Thursday, February 16, 2012

Venezuela Opposition Voting Records '100% Destroyed'

The opposition in Venezuela has burned many of the records with the names of voters who participated in Sunday’s primary elections, the New York Times reports. Representatives from the Coalition for Democratic Unity declared that “100 percent” of the voting notebooks have been destroyed, reports El Universal.

Venezuela’s Supreme Court ordered the opposition coalition to turn over the log books, which listed the identities of at least three million people. The opposition called the ruling “absurd, unconstitutional and disproportionate.” They said that they destroyed the records in order to prevent the voters from suffering reprisals from the government, as appeared to happen when the opposition submitted a referendum to remove President Hugo Chavez from office in 2004. The three million signatures to the referendum became public, and there were reports that the government used the information to persecute the signatories. Many of those who appeared on the list complained of losing their jobs with government agencies, or other government benefits.

Blog the Devil’s Excrement notes that in 2009, the Supreme Court ruled that such voting records are confidential and “cannot be handed over.” Globovision posted a record of the ruling, which, as the Devil’s Excrement points out, appears to be dated incorrectly.

The Miami Herald reports on Chavez’s critique of the opposition coalition, calling them “fascist” for ignoring the court order and burning the voter records.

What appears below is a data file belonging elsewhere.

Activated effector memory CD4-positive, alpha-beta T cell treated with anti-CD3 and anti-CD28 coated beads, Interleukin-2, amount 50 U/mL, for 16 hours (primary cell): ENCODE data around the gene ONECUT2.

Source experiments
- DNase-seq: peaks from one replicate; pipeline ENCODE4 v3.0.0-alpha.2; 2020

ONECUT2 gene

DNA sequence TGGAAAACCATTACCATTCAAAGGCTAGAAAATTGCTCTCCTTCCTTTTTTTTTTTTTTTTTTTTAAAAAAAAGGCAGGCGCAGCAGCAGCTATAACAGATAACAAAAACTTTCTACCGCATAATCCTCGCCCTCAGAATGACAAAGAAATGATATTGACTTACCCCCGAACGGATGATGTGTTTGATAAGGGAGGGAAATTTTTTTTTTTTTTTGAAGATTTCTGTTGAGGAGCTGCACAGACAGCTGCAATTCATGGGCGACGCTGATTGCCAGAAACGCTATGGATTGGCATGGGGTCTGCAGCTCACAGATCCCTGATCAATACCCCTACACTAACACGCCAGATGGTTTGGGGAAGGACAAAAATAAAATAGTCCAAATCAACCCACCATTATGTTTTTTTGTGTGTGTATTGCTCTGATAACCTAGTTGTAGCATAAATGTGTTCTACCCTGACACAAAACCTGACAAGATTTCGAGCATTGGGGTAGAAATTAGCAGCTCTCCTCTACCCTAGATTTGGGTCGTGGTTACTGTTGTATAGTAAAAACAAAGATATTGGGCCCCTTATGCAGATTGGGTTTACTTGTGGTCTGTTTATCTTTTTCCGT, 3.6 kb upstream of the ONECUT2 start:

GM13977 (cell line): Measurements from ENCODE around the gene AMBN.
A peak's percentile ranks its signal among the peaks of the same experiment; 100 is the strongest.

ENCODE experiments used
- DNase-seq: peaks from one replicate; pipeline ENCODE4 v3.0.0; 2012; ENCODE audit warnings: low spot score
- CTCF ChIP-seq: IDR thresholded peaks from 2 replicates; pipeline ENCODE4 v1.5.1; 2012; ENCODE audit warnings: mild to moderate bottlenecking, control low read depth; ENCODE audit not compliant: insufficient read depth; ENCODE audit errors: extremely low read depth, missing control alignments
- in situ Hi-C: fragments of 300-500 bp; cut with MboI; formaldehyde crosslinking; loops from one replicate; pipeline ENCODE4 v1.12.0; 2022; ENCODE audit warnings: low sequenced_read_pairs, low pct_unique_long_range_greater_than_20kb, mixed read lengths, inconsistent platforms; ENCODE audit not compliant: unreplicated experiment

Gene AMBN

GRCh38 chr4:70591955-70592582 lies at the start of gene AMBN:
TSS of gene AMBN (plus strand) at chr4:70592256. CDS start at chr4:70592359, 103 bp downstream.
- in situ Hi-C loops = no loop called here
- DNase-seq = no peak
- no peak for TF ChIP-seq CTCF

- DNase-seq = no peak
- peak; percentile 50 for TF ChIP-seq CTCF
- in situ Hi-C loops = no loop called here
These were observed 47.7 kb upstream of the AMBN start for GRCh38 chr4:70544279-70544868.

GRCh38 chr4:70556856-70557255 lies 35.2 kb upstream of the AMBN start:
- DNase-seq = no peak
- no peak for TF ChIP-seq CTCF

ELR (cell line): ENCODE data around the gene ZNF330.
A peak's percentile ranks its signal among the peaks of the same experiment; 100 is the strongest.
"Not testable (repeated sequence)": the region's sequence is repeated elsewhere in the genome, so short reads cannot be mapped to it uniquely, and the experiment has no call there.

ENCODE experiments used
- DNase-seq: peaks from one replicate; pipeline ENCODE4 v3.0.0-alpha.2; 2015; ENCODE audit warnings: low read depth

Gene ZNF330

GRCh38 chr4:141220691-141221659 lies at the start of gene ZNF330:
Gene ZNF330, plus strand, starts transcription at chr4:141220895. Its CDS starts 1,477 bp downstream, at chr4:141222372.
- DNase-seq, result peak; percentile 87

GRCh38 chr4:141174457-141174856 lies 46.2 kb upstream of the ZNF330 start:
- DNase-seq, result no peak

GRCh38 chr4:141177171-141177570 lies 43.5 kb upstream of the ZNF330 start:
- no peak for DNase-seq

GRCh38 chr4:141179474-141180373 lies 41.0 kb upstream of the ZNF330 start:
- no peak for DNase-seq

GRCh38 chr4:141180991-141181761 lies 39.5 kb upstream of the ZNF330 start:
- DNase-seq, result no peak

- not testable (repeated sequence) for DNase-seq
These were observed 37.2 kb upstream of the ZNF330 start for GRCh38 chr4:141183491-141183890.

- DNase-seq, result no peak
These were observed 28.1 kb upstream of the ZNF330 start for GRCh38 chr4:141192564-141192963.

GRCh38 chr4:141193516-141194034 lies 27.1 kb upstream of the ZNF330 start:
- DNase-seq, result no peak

News Briefs
  • The New York Times with a feature on the effect of Cuba’s relaxed real estate laws on the housing market. The article notes that the market is still on the small-scale, as brokers remain outlawed in Cuba, and the most significant beneficiaries appear to be Cuban emigres with savings to spare.
  • The Times features a poverty program in Venezuela designed to occupy children with classical music. The program’s most famous pupil is Los Angeles Philharmonic conductor Gustavo Dudamel.
  • The Washington Post on the anniversary of the murder of US law enforcement agent Jaime Zapata in Mexico last year, with a special focus on how his armored SUV failed to prevent his death after he was ambushed by the Zetas.
  • Argentina criticized the planned visit by several British MPs to the Falklands Islands, calling it more evidence of the UK’s “militarization” of the islands, the BBC reports.
  • The AP on protests in Venezuela against an oil spill which contaminated the local water supply in the eastern Monagas state. The ongoing protests on Wednesday appeared to contradict claims by the government that the spill had been contained.
  • Ecuador’s Supreme Court ratified the verdict which would force four journalists to pay $42 million in libel damages after they published material critical of President Rafael Correa. The AP reports.
  • Senator Richard Lurger (R-Ind.) has an opinion piece in the Miami Herald criticizing the relationship between Iran and Venezuela, urging the US to reduce energy dependence on the Latin American country, and to approve the construction of a pipeline which would ship oil from Canada to the Gulf Coast, currently dependent on refining Venezuelan oil.
  • The BBC on Cuba’s announcement that the country will attend the Summit of the Americas in Colombia this April if invited, a meeting which typically only involves democratic countries in the region.